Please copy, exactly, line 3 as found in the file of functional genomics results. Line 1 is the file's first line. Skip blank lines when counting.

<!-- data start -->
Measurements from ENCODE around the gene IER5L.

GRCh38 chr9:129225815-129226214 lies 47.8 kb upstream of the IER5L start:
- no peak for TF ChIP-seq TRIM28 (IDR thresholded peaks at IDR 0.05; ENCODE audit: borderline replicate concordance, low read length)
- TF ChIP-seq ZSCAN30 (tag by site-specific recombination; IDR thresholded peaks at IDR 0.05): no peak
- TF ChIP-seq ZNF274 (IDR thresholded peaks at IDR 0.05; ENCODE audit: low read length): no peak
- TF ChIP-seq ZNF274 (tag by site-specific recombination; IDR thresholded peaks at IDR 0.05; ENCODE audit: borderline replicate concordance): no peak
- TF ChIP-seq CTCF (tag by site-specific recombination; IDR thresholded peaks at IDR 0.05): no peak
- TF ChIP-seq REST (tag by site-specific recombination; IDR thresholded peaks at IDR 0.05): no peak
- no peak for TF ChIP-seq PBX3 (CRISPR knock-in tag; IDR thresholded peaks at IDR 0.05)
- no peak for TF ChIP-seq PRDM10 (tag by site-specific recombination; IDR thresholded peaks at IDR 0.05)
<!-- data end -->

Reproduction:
- no peak for TF ChIP-seq TRIM28 (IDR thresholded peaks at IDR 0.05; ENCODE audit: borderline replicate concordance, low read length)